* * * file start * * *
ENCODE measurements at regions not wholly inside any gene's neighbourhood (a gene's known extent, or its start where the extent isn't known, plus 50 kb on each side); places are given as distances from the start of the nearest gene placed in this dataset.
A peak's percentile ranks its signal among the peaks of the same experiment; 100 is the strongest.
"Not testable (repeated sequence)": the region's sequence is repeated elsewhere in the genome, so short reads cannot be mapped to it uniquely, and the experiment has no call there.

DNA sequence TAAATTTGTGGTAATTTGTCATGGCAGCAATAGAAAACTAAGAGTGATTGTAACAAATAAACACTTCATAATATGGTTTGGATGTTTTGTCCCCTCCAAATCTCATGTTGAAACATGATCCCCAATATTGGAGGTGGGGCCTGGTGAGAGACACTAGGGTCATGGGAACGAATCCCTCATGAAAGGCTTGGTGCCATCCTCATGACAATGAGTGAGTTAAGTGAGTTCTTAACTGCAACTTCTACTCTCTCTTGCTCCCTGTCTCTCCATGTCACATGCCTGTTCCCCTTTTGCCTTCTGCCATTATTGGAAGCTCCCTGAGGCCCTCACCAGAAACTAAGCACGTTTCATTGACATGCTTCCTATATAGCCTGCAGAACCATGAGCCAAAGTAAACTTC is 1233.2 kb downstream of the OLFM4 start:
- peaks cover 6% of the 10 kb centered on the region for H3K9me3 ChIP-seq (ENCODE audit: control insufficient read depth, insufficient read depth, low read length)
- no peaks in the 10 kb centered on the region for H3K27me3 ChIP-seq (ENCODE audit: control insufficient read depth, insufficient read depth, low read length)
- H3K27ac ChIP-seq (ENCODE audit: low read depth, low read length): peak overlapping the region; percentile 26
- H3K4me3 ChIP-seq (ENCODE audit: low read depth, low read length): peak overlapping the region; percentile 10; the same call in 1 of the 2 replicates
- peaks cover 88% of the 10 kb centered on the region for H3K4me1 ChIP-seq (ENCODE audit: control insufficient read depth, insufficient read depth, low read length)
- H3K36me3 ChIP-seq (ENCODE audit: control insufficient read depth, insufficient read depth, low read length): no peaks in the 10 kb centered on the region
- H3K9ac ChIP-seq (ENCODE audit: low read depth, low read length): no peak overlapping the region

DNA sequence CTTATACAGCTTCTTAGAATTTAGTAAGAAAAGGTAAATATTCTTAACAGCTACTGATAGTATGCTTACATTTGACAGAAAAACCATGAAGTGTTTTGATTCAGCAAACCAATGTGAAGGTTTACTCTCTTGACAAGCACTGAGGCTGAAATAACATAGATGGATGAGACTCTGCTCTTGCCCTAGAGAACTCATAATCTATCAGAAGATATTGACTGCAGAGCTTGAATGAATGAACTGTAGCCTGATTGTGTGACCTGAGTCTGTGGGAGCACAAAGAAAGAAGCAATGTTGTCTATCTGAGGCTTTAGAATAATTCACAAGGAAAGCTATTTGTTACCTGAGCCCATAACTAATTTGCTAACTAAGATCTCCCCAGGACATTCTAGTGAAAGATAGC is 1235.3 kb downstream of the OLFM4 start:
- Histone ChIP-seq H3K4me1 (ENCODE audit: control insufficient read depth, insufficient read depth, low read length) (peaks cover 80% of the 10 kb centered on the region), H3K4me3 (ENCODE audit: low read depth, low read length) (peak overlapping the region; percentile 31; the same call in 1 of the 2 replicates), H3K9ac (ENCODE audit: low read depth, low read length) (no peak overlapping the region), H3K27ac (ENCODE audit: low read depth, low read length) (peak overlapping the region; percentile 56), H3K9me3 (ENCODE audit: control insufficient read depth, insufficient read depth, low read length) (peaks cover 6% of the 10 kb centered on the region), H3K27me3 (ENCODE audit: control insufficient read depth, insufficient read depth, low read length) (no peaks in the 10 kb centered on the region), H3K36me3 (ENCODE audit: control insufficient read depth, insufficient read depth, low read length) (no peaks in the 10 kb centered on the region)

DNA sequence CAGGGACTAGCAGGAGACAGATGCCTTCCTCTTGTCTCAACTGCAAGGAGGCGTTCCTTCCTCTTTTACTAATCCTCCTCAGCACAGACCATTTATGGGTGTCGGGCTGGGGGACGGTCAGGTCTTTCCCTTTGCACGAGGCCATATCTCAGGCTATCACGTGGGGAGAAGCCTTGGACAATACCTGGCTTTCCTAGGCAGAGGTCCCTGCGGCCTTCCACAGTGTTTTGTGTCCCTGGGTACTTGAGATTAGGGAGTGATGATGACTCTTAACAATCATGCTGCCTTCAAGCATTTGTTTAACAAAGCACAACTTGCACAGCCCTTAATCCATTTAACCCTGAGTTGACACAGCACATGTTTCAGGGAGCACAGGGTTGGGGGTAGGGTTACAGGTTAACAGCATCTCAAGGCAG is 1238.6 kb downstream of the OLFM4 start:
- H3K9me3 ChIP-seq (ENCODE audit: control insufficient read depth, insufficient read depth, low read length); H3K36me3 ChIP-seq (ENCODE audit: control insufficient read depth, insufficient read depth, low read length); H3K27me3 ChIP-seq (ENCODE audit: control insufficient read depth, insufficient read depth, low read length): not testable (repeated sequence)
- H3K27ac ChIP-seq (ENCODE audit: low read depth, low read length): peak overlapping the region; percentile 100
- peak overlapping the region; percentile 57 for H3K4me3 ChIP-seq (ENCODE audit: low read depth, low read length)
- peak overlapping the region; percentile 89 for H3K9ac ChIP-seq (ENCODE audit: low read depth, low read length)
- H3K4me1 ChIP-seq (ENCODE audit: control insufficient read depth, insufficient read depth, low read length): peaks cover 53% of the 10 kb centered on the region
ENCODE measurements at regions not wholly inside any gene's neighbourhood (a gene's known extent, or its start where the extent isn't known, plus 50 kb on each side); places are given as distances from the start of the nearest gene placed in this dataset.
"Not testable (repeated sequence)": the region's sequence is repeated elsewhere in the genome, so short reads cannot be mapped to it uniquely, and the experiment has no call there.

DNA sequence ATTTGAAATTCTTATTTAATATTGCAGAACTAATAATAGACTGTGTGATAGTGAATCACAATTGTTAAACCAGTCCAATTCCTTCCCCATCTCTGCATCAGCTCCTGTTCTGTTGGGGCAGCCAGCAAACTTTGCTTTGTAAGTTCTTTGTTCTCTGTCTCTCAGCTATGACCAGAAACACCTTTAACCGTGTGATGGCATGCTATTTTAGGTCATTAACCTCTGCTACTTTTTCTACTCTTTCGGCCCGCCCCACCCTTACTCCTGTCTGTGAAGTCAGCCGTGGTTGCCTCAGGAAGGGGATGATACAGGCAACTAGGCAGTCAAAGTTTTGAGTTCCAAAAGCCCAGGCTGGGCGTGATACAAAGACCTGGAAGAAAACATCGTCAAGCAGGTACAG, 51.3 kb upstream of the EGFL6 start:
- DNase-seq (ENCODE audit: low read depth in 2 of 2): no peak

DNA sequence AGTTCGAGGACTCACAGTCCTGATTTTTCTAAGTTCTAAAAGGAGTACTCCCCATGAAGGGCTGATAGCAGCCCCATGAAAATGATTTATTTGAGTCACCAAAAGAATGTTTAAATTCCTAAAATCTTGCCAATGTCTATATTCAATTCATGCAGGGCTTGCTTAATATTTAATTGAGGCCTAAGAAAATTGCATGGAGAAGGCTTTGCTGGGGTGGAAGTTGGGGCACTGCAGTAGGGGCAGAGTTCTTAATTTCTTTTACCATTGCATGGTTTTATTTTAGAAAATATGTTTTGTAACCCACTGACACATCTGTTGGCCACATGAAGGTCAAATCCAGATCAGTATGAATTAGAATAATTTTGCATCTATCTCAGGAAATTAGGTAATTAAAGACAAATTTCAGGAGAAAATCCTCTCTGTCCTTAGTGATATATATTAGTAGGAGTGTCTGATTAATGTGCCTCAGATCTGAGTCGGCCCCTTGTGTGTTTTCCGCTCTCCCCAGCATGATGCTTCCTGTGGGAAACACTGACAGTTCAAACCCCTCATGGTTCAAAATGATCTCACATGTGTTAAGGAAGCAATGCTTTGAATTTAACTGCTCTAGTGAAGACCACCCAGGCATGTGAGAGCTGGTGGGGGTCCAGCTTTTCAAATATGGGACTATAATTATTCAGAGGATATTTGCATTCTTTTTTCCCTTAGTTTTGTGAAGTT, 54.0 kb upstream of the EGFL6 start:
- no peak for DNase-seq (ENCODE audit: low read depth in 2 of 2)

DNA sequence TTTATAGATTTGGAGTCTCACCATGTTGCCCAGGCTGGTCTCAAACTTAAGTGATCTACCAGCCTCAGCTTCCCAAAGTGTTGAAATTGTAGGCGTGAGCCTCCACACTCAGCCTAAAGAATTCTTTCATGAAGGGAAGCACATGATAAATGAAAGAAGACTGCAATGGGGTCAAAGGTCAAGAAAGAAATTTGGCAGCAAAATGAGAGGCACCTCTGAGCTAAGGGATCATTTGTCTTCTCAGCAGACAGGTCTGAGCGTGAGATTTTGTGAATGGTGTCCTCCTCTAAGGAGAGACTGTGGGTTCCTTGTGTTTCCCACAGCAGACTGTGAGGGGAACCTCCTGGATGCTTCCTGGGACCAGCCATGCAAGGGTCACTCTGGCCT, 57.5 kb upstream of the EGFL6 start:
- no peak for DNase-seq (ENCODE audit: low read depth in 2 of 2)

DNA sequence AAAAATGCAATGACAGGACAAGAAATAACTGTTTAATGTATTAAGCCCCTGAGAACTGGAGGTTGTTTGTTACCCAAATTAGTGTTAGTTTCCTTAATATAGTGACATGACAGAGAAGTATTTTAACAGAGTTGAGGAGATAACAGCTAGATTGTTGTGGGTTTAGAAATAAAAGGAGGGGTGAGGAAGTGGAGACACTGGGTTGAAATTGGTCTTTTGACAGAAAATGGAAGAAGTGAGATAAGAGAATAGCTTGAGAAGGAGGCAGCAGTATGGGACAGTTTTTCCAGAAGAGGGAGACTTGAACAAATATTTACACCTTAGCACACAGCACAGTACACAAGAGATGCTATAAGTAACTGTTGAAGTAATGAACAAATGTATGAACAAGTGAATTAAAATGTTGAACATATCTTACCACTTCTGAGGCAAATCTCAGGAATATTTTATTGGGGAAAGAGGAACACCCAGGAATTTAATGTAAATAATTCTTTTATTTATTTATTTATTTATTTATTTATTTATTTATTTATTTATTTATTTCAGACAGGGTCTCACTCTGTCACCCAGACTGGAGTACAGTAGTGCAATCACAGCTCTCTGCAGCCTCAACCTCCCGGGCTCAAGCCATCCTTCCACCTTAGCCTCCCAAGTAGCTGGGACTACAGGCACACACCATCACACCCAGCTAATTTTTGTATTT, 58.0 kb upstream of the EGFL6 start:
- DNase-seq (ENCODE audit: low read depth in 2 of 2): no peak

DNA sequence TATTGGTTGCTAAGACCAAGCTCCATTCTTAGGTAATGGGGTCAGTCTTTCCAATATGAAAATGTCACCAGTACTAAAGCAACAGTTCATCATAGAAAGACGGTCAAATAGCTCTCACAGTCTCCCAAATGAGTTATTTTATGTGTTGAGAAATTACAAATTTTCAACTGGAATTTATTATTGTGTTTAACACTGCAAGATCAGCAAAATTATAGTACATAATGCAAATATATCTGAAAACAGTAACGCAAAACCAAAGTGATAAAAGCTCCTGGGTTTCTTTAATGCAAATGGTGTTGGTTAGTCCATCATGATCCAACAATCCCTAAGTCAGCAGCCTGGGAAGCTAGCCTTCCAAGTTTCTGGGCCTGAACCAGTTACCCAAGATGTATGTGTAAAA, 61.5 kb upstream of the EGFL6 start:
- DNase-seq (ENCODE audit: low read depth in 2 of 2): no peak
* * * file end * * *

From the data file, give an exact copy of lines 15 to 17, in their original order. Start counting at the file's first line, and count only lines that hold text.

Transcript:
- H3K9me3 ChIP-seq (ENCODE audit: control insufficient read depth, insufficient read depth, low read length); H3K36me3 ChIP-seq (ENCODE audit: control insufficient read depth, insufficient read depth, low read length); H3K27me3 ChIP-seq (ENCODE audit: control insufficient read depth, insufficient read depth, low read length): not testable (repeated sequence)
- H3K27ac ChIP-seq (ENCODE audit: low read depth, low read length): peak overlapping the region; percentile 100
- peak overlapping the region; percentile 57 for H3K4me3 ChIP-seq (ENCODE audit: low read depth, low read length)